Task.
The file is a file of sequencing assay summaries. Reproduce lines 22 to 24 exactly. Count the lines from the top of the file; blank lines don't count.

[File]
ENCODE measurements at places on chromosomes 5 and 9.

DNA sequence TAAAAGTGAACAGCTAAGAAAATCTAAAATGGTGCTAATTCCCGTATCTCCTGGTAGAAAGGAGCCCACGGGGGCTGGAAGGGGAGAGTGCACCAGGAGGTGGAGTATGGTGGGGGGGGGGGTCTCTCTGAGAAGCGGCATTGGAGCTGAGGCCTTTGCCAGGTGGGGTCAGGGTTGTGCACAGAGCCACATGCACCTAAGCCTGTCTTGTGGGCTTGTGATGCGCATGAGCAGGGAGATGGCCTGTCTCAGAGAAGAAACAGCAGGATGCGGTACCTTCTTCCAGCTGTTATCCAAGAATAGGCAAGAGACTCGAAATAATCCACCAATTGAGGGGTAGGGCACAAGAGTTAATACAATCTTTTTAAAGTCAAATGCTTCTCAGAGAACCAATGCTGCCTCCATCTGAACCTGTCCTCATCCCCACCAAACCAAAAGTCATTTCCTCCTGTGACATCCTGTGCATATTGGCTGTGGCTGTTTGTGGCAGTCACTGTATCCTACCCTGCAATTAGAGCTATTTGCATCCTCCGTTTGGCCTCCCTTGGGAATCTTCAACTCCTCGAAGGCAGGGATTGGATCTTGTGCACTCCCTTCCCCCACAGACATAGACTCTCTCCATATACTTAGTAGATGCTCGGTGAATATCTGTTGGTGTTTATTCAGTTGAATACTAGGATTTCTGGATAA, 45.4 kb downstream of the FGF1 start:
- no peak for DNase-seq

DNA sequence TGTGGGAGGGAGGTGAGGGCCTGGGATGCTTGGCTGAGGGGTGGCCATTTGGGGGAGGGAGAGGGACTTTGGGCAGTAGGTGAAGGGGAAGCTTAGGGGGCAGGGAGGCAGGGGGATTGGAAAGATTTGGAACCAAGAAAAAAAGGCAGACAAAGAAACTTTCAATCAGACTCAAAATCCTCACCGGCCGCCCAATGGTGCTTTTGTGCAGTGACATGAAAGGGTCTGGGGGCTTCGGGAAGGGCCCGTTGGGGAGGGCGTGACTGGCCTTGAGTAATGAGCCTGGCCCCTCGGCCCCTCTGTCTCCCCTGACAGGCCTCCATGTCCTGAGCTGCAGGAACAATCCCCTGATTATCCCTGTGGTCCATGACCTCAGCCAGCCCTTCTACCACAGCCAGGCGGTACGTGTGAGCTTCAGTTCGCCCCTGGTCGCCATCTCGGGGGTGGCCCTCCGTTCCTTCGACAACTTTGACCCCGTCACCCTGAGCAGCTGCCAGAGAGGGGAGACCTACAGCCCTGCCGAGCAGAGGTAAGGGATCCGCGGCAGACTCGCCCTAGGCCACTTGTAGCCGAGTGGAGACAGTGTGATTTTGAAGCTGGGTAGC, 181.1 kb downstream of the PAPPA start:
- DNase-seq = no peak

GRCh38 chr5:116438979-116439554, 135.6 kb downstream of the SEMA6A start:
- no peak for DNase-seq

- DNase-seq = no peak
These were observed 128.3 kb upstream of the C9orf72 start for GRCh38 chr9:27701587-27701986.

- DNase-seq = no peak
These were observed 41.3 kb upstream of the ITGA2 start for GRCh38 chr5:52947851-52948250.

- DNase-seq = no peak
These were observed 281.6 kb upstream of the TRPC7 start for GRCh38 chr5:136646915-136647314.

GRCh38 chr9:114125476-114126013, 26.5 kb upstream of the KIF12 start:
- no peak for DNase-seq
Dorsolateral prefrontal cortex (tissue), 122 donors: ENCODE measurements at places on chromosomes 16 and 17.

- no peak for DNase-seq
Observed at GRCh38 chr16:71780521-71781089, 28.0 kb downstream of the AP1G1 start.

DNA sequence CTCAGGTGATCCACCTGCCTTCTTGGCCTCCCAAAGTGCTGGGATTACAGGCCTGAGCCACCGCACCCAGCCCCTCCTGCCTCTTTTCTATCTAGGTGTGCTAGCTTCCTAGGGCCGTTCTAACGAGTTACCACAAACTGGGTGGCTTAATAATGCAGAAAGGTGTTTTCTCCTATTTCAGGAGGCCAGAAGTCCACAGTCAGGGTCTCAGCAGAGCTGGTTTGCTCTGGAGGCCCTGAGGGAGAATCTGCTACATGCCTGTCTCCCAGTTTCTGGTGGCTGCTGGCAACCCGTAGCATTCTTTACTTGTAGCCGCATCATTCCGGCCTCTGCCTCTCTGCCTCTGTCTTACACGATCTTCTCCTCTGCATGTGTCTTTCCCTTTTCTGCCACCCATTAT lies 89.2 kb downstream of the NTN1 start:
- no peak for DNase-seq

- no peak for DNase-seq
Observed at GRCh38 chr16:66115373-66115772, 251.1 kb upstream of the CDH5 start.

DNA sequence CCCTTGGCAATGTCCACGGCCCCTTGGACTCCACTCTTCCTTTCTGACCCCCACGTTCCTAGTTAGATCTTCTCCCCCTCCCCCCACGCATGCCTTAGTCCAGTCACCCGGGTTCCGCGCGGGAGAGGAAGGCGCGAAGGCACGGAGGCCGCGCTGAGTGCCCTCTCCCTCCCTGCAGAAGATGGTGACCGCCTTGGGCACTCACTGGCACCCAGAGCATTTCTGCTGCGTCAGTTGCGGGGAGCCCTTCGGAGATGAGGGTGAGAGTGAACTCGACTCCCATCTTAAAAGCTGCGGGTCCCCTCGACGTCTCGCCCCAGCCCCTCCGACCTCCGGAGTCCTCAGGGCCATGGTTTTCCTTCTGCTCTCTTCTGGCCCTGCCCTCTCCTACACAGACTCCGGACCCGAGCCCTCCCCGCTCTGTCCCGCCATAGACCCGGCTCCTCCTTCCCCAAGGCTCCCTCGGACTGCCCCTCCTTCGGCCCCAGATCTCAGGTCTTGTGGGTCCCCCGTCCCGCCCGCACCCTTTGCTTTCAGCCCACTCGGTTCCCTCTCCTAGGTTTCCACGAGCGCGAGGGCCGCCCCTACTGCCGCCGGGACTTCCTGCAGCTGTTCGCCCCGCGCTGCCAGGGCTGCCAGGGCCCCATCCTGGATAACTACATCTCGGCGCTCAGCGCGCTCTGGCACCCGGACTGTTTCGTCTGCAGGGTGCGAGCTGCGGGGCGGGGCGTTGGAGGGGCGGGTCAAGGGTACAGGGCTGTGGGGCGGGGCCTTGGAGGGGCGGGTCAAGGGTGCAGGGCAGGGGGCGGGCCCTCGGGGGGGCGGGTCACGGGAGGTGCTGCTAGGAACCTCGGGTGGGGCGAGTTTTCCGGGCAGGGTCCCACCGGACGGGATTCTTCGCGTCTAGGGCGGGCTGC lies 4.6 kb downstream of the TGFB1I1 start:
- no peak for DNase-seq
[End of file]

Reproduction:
Observed at GRCh38 chr16:66115373-66115772, 251.1 kb upstream of the CDH5 start.

DNA sequence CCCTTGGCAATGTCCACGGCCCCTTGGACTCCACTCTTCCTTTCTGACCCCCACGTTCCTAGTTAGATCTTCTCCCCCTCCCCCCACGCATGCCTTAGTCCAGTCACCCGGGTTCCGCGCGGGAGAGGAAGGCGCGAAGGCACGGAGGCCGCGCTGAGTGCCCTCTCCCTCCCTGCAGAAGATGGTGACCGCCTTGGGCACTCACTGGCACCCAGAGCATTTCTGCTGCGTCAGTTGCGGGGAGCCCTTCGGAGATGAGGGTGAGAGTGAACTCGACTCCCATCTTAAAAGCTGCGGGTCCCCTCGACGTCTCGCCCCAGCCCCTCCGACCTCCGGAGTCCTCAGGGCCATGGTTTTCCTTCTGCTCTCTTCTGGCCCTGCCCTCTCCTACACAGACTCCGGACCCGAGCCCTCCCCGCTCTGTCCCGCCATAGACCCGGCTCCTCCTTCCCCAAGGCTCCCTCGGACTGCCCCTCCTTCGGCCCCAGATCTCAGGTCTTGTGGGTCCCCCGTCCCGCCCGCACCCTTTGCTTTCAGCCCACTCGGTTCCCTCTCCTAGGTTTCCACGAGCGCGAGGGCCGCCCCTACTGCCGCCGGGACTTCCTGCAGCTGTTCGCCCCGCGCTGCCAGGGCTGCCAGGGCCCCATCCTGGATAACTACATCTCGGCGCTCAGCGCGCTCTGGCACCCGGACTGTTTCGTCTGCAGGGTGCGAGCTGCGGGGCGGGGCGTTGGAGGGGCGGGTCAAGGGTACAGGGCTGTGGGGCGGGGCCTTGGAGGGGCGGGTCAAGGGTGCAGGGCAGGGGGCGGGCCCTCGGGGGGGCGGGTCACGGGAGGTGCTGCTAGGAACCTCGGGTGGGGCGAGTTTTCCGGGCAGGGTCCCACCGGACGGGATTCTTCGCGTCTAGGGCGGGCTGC lies 4.6 kb downstream of the TGFB1I1 start:
- no peak for DNase-seq